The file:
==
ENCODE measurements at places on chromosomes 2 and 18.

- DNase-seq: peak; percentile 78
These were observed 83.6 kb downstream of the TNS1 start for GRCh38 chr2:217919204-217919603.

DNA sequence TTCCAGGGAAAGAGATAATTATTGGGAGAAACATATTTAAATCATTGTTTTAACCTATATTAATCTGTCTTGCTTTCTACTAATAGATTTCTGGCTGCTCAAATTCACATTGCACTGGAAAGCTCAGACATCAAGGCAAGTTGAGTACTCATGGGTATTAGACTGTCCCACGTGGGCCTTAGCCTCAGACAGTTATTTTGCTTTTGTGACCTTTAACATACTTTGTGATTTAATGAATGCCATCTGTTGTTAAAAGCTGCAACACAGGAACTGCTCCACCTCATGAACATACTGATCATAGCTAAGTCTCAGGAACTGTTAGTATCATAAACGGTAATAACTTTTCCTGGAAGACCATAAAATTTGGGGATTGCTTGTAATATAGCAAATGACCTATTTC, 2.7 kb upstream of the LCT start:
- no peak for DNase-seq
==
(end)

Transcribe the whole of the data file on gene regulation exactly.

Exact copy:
ENCODE measurements at places on chromosomes 2 and 18.

- DNase-seq: peak; percentile 78
These were observed 83.6 kb downstream of the TNS1 start for GRCh38 chr2:217919204-217919603.

DNA sequence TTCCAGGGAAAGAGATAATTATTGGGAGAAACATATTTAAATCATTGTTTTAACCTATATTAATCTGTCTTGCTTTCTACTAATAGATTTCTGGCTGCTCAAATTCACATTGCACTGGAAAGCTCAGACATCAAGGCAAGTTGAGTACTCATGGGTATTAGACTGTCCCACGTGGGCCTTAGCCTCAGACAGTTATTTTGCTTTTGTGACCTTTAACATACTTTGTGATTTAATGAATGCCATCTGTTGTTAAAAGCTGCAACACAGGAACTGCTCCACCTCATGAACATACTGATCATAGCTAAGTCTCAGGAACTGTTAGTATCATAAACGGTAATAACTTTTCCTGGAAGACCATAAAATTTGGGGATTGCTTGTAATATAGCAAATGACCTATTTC, 2.7 kb upstream of the LCT start:
- no peak for DNase-seq